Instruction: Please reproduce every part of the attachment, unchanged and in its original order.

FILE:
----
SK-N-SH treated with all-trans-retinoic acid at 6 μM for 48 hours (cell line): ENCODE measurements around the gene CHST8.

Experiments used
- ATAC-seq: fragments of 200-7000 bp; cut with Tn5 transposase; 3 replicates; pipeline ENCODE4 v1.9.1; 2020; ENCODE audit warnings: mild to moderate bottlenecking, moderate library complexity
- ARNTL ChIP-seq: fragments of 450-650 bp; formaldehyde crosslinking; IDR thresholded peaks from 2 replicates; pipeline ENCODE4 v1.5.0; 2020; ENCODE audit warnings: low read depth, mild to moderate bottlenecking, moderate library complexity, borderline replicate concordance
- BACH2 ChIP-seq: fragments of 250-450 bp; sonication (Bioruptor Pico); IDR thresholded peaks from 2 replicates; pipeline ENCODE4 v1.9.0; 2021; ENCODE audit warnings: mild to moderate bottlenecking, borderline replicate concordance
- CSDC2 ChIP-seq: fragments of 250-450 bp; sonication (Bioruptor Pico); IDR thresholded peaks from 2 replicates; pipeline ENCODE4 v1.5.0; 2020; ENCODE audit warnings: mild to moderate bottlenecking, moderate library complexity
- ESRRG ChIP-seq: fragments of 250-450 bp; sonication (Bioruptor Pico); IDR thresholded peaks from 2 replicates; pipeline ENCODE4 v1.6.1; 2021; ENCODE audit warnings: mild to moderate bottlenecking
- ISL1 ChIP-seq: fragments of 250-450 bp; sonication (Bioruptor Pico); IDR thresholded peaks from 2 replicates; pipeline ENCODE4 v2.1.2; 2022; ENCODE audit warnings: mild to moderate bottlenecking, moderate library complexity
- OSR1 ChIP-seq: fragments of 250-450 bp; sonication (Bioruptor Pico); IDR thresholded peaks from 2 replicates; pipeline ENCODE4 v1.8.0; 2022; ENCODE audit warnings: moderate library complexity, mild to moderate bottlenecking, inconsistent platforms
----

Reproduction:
SK-N-SH treated with all-trans-retinoic acid at 6 μM for 48 hours (cell line): ENCODE measurements around the gene CHST8.

Experiments used
- ATAC-seq: fragments of 200-7000 bp; cut with Tn5 transposase; 3 replicates; pipeline ENCODE4 v1.9.1; 2020; ENCODE audit warnings: mild to moderate bottlenecking, moderate library complexity
- ARNTL ChIP-seq: fragments of 450-650 bp; formaldehyde crosslinking; IDR thresholded peaks from 2 replicates; pipeline ENCODE4 v1.5.0; 2020; ENCODE audit warnings: low read depth, mild to moderate bottlenecking, moderate library complexity, borderline replicate concordance
- BACH2 ChIP-seq: fragments of 250-450 bp; sonication (Bioruptor Pico); IDR thresholded peaks from 2 replicates; pipeline ENCODE4 v1.9.0; 2021; ENCODE audit warnings: mild to moderate bottlenecking, borderline replicate concordance
- CSDC2 ChIP-seq: fragments of 250-450 bp; sonication (Bioruptor Pico); IDR thresholded peaks from 2 replicates; pipeline ENCODE4 v1.5.0; 2020; ENCODE audit warnings: mild to moderate bottlenecking, moderate library complexity
- ESRRG ChIP-seq: fragments of 250-450 bp; sonication (Bioruptor Pico); IDR thresholded peaks from 2 replicates; pipeline ENCODE4 v1.6.1; 2021; ENCODE audit warnings: mild to moderate bottlenecking
- ISL1 ChIP-seq: fragments of 250-450 bp; sonication (Bioruptor Pico); IDR thresholded peaks from 2 replicates; pipeline ENCODE4 v2.1.2; 2022; ENCODE audit warnings: mild to moderate bottlenecking, moderate library complexity
- OSR1 ChIP-seq: fragments of 250-450 bp; sonication (Bioruptor Pico); IDR thresholded peaks from 2 replicates; pipeline ENCODE4 v1.8.0; 2022; ENCODE audit warnings: moderate library complexity, mild to moderate bottlenecking, inconsistent platforms